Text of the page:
The Palestine Liberation Organization has now officially decided to ask the United Nations to recognize a Palestinian state within the 1967 borders.
Leaving aside speculation as to whether this really will happen in September and what the consequences might be on the ground back home in Palestine and Israel, this is a good occasion to ask how we arrived at this juncture. The conventional wisdom that Israeli Prime Minister Binyamin Netanyahu’s intransigent behavior has driven the Palestinians to adopt the international track is important, but hardly offers a complete explanation.
Here is an alternative and more balanced explanation. PLO Chairman Mahmoud Abbas’ experience in direct final status negotiations with Israeli Prime Minister Ehud Olmert in the course of 2008 was an eye-opener for Abbas. He confronted the most far-reaching Israeli peace proposal yet offered concerning borders, refugees and holy places, yet rejected it. He knew that it was still far from his and his constituents’ core demands on these issues. In the ensuing months, he encountered a far-less forthcoming Israeli leader, Netanyahu, and a promising new American president, Barack Obama, who offered a spectacular opening to the Arab world. Abbas also had to deal with his own Fateh rank-and-file, which reacted to these developments by rejecting negotiations altogether.
Whether or not Abbas seized upon Obama’s demand for a settlement freeze knowing this could excuse him at the tactical level from negotiating with Netanyahu, we don’t know. But it was clear from remarks he made in early 2009 that Abbas believed Obama would "deliver" the Israelis without the need for further Palestinian concessions. He misread both the commitment and the capacity of the American president.
Meanwhile, Netanyahu, having consciously surrounded himself with the kind of hawkish, ultra-nationalist coalition he is comfortable with, read Obama more skillfully. He proceeded to offer symbolic gestures to the Americans while avoiding serious negotiations. He built settlements and Jewish neighborhoods in Jerusalem to ensure Palestinian alienation, while encouraging security and economic cooperation with the Palestinian Authority to project a degree of pragmatism in Israeli and American eyes. He capitalized on the Republican mid-term victory in late 2010 to shore up his US support base. And he exploited the Arab revolutionary wave that began half a year ago to justify sitting tight–his natural default option–and outlasting Abbas while the settlements grow.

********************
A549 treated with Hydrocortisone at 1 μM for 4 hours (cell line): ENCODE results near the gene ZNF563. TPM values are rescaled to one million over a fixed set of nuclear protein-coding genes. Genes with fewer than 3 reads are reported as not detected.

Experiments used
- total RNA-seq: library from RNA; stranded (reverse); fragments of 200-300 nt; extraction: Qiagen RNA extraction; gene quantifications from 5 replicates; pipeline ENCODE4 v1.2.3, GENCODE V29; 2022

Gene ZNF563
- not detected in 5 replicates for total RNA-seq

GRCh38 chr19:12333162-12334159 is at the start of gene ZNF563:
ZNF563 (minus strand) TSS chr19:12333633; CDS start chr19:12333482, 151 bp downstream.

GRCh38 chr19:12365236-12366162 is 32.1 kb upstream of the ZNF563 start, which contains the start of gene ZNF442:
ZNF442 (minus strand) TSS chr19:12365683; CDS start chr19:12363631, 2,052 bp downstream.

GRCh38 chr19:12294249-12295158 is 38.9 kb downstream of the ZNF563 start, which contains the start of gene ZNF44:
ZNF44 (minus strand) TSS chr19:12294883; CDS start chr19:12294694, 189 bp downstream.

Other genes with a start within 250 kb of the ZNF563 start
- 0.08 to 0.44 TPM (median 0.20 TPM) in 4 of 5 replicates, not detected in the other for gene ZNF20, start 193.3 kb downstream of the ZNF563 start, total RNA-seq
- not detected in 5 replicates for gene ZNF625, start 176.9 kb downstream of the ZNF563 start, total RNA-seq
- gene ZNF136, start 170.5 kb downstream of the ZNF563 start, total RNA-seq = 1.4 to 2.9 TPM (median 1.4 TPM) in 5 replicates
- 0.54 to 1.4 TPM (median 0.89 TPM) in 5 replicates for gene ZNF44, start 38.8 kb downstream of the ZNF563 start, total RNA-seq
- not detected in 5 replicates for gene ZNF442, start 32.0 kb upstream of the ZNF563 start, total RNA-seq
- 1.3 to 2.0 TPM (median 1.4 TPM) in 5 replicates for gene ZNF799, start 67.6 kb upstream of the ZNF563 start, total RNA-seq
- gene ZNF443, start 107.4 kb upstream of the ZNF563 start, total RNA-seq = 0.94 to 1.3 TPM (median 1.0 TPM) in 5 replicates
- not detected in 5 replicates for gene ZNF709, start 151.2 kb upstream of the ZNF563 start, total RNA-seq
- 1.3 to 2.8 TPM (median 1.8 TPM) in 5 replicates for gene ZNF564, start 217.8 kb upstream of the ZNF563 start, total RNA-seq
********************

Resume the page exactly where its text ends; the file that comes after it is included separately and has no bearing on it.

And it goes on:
Abbas turned to the United Nations for three reasons. First, the successful state-building enterprise in the West Bank spearheaded by PA Prime Minister Salam Fayyad suggested such a dramatic step.
Second, it was clear that negotiations, even if and when they happened, would go nowhere. Netanyahu is not Olmert, and even Olmert would never have given Abbas the concessions he needed to accept an agreement. As for Obama, he would never apply the overwhelming pressure required to get Netanyahu–or, following a peace process-induced coalition crisis in Israel, Netanyahu’s successor–to make those concessions. In this sense, the UN track was Abbas’ natural default option.
Thus it is Abbas’ intransigence no less than Netanyahu’s that has brought us to the UN. Yet here the two part company, for–reason number three–Abbas appears genuinely to want progress toward a viable two-state solution while Netanyahu does not. Therefore, Abbas is leading the Palestinians to the UN in the full knowledge that in the Security Council or General Assembly he will be making the substantive concessions that his principles and his constituents will not allow him to make in bilateral talks.
In negotiating with Israel, Abbas and his predecessor Yasser Arafat have always insisted that "nothing is agreed until everything is agreed". An agreement on borders is meaningless until and unless Israel accepts the right of return and full Palestinian sovereignty over the Temple Mount/Harem al-Sharif and the rest of the holy basin in Jerusalem. In contrast, at the UN Abbas is prepared to accept international determination of the 1967 borders and a Palestinian capital in Jerusalem as the defining parameters of a Palestinian state, with the rest left to further negotiations. Even if Israel and Palestine subsequently fail to agree on the right of return and the Temple Mount–and Abbas knows this is more than likely given the huge gap between the two sides’ core narratives regarding these unique issues–we nevertheless emerge from the UN with a two-state reality and a far more manageable conflict.
This, in my view, is the very attractive trade-off Abbas is offering Israel at the UN: a manageable two-state reality, albeit without an end-of-conflict agreement, in return for the 1967 lines and a Palestinian capital in Jerusalem. Given the futility of negotiating under current circumstances, Israel and the US are foolish not to see the benefits of this trade-off. Rather than rejecting the Palestinian UN initiative, they should co-opt it and leverage it into a resolution that serves Israel’s vital needs in a two-state solution as well as those of the Palestinians.